Voters are headed to the polls this month to vote for three statewide races and every member of the House of Delegates. But the electorate this year will not look like the one that turned out last year for the presidential election.
72% of registered voters turned out at the polls last year for the presidential election. That’s about 66% of people who were eligible to vote. Geoff Skelley at the University of Virginia Center for Politics says election officials are expecting a little more than half of that turnout this year.
“The electorate ends up usually being older and whiter, which are good things for Republicans. At the same time, the electorate will very likely be much more well educated comparatively speaking versus a presidential contest. And given recent trends in politics, that might be slightly good news for Democrats.”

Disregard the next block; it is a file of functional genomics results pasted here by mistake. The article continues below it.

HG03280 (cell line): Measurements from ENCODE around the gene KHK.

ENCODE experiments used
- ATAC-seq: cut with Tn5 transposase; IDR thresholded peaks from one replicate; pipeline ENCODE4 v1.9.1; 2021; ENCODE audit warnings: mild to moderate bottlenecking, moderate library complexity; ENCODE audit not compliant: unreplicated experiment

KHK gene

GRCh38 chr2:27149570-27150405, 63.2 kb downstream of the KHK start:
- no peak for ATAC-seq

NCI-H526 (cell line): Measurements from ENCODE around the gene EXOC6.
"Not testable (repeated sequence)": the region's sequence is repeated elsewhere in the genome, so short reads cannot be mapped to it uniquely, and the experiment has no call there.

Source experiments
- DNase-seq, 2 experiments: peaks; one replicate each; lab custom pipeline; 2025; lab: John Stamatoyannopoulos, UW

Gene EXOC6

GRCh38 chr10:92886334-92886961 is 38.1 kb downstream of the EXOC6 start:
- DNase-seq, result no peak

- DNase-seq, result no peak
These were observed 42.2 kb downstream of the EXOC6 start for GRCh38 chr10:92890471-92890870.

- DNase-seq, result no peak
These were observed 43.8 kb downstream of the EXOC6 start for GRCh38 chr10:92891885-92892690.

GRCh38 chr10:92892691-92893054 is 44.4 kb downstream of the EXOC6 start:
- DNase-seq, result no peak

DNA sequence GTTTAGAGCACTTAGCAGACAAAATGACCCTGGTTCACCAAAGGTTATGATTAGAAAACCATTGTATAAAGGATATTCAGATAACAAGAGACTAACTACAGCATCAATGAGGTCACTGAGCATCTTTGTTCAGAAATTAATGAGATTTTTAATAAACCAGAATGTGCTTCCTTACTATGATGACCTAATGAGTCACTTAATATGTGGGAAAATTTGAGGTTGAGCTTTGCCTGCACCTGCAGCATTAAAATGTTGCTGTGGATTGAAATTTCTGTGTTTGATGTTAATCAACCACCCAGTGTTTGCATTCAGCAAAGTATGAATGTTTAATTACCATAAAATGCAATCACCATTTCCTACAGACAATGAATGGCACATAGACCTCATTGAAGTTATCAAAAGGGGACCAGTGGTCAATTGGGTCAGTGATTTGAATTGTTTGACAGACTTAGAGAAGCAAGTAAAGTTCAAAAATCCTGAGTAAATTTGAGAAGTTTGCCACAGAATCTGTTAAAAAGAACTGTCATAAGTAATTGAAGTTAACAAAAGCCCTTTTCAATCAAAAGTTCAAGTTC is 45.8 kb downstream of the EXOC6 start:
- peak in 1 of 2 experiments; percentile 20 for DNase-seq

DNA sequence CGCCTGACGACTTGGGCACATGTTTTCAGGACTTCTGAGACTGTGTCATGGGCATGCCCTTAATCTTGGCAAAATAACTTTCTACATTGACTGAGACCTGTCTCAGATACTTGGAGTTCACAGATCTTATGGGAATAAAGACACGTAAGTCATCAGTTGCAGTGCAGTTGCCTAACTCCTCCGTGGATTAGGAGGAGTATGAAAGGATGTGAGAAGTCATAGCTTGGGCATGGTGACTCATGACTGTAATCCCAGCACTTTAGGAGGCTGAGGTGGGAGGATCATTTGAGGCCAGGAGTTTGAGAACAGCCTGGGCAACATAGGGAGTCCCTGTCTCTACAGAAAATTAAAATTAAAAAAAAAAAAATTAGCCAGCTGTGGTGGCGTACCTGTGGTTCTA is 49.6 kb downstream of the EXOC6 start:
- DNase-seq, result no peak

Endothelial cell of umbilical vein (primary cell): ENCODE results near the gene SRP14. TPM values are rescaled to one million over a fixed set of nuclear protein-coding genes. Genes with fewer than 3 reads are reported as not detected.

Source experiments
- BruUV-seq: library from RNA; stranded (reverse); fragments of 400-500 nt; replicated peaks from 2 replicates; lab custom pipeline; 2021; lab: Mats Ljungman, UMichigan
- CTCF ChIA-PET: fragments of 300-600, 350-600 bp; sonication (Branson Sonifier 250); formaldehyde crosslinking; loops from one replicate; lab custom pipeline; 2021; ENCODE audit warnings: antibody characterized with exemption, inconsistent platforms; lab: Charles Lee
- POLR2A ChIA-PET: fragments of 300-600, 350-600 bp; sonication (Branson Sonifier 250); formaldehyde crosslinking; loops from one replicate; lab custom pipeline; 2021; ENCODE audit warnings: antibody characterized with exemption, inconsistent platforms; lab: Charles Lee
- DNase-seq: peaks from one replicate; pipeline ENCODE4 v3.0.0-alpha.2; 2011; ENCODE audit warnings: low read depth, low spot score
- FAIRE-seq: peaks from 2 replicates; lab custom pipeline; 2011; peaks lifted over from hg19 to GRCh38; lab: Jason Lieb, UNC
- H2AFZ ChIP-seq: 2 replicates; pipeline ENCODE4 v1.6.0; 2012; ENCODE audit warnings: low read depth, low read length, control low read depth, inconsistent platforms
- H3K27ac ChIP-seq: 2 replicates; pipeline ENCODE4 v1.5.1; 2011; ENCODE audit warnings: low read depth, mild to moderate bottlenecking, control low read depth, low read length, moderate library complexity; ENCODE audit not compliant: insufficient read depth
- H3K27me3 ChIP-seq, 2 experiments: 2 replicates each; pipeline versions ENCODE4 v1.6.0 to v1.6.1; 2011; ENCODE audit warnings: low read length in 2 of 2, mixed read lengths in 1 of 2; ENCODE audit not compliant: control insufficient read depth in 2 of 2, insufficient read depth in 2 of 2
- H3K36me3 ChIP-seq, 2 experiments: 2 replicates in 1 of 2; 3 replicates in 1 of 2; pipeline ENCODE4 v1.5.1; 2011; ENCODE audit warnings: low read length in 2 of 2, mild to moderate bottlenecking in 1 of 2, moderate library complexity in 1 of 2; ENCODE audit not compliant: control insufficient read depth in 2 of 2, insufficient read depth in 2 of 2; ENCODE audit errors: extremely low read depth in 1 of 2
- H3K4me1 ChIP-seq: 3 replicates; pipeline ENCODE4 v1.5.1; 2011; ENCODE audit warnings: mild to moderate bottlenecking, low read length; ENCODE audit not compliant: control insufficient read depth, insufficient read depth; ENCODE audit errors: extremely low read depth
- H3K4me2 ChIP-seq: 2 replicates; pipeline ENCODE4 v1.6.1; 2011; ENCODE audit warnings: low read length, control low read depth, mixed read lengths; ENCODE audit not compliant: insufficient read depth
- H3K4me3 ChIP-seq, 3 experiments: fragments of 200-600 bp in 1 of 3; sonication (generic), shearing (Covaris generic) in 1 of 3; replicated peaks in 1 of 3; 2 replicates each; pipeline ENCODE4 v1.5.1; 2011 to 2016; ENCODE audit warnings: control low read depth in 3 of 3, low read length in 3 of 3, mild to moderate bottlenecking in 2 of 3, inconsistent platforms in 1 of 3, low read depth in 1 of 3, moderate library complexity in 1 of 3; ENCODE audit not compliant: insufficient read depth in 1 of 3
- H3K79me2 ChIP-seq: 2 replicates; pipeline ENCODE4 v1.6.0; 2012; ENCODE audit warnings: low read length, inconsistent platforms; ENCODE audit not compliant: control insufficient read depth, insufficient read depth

White voters with a college education are trending toward the Democrats while white voters without a college education are trending toward the Republicans.
Quentin Kidd at Christopher Newport University points out Democrats tend to do better when turnout is higher.
“43% got Terry McAuliffe a win over Ken Cuccinelli. But 40.4% got Bob McDonnell a big win over Creigh Deeds in 2009. So the magic marker line is somewhere between 40 and 43%.”
In other words, if turnout of registered voters is closer to 40%, Republican Ed Gillespie will have an edge. But if turnout is closer to 43%, Democrat Ralph Northam will have a significant advantage.